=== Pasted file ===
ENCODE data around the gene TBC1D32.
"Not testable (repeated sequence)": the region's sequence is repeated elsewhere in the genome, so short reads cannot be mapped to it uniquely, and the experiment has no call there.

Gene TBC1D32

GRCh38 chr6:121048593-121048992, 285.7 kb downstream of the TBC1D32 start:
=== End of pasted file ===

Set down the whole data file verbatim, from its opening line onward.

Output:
ENCODE data around the gene TBC1D32.
"Not testable (repeated sequence)": the region's sequence is repeated elsewhere in the genome, so short reads cannot be mapped to it uniquely, and the experiment has no call there.

Gene TBC1D32

GRCh38 chr6:121048593-121048992, 285.7 kb downstream of the TBC1D32 start: